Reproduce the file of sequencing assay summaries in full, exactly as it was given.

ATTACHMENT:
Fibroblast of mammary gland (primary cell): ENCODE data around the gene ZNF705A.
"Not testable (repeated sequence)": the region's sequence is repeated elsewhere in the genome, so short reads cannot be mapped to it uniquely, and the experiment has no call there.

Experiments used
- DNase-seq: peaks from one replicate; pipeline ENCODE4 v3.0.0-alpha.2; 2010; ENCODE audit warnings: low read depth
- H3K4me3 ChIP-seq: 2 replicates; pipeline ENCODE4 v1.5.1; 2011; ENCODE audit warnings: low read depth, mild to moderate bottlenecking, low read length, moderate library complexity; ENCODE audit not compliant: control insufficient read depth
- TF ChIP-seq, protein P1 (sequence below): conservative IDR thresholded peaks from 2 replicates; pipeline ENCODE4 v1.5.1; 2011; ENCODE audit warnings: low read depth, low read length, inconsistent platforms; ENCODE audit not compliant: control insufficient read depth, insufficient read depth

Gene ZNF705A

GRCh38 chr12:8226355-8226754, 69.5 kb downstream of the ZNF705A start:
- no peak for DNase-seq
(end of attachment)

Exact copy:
Fibroblast of mammary gland (primary cell): ENCODE data around the gene ZNF705A.
"Not testable (repeated sequence)": the region's sequence is repeated elsewhere in the genome, so short reads cannot be mapped to it uniquely, and the experiment has no call there.

Experiments used
- DNase-seq: peaks from one replicate; pipeline ENCODE4 v3.0.0-alpha.2; 2010; ENCODE audit warnings: low read depth
- H3K4me3 ChIP-seq: 2 replicates; pipeline ENCODE4 v1.5.1; 2011; ENCODE audit warnings: low read depth, mild to moderate bottlenecking, low read length, moderate library complexity; ENCODE audit not compliant: control insufficient read depth
- TF ChIP-seq, protein P1 (sequence below): conservative IDR thresholded peaks from 2 replicates; pipeline ENCODE4 v1.5.1; 2011; ENCODE audit warnings: low read depth, low read length, inconsistent platforms; ENCODE audit not compliant: control insufficient read depth, insufficient read depth

Gene ZNF705A

GRCh38 chr12:8226355-8226754, 69.5 kb downstream of the ZNF705A start:
- no peak for DNase-seq